They are quite closely packed. Of the 173 economic areas, only 54 grew by more than 15 per cent or less than 5 per cent in the latest data week.

But that uniform cycle means tourist towns, which would normally get a huge surge – and from a much higher level – are being butchered. It also means heavy losses for retail. And this new cycle means that losses to manufacturing towns look a little less severe because, in a normal year, our data would be covering some so-so weeks.

This week, Bradford joins the rarefied company of Milton Keynes and Yeovil in having seen increased spending since the lockdown, compared to the same week of last year. There is a slight curiosity here: Bradford is still down 12 per cent since March.

The ward which is driving this result happens to include the headquarters of Morrisons, the supermarket: internal accounting there appears to have been causing some slightly strange swings back and forth in local spending. Last year, it was recording steep declines.

A few towns have similarly curious spending patterns. Leeds, which happens to contain Asda, and Welwyn Hatfield, home of Tesco, are also doing suspiciously well. And some of these shifts suggest changes to the way these “local” businesses are logging sales.

But this is a moment to note the continuing astonishing figures for Hoxton and East Shoreditch, a ward in Hackney in central London. Spending in this ward, which has about 13,000 residents, accounted for 6 per cent of all spending in our sample last week in all of England and Wales – and has tripled since lockdown. It might be the area’s notorious hipsters spending a lot on beard maintenance and penny farthings. But it also happens to be the home of a few large businesses – including Amazon.

London, this week, has benefitted from that national 10 per cent boost in spending. It is now just 13 per cent down. But it remains a tale of three cities. In the inner boroughs, spending is now up by 5 per cent. But that reflects the City and its surrounds in Hackney and Islington. Spending in the rest of the middle, excluding those three boroughs, is down by 39 per cent. The outer boroughs are down by 33 per cent.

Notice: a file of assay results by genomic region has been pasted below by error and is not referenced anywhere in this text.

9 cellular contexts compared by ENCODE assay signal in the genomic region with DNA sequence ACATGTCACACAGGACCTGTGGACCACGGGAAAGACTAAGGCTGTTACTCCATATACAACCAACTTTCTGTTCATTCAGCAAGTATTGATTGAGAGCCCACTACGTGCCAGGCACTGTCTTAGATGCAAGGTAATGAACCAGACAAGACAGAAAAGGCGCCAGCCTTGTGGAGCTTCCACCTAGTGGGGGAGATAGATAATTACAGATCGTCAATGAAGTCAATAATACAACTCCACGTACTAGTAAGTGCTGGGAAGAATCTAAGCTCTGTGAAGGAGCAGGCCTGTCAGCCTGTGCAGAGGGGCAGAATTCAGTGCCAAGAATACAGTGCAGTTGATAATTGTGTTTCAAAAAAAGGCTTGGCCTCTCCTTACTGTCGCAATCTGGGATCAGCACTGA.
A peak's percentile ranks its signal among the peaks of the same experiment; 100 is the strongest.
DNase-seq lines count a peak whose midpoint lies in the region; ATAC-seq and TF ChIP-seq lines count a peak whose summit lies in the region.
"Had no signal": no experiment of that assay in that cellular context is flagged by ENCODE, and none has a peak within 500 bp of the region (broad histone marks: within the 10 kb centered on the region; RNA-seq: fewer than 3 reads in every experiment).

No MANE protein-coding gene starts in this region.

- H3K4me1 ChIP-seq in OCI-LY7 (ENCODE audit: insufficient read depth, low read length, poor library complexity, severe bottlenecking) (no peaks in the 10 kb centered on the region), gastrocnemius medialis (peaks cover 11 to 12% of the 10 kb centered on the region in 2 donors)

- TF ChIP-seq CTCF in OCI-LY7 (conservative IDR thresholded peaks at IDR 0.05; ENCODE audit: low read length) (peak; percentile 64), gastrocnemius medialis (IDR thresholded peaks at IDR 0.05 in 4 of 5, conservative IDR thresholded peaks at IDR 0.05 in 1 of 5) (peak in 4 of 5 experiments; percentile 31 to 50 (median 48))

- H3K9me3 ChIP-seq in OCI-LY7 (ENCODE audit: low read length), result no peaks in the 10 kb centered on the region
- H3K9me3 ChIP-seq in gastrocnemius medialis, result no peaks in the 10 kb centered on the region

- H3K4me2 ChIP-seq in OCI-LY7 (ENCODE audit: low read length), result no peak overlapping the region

This week, we got a new type of data, which lets us break down consumer spending a bit more. We have obtained spending data for people in the Grimsby area, on the north-east coast. We will be writing more about the town, where we have a strong Tortoise Network presence. We, along with SIB, will present some findings on the town at a ThinkIn on 19 May to discuss the town and work out what is happening.

But from the data we have already examined from Grimsby, we can start to see the shape of the household response. Compared to the same week as last year:

  • Grocery sales are up by 14 per cent. 
  • Spending at food and drink outlets is down by 67 per cent
  • Travel and accommodation spending is down by 73 per cent
  • Health and beauty spending is down by 67 per cent. Spending on clothes has halved.

Grimsby is, in some ways, an unusual place; it is not a representative town, out on the Lincolnshire coast. Its population is not as prosperous as the country at large. It struggles to support higher-skilled jobs.

But these trends match what businesses are saying nationally. We will be bringing you back to Grimsby – and a few other places: we think that by looking at a few towns in detail, we can understand the national story a little better.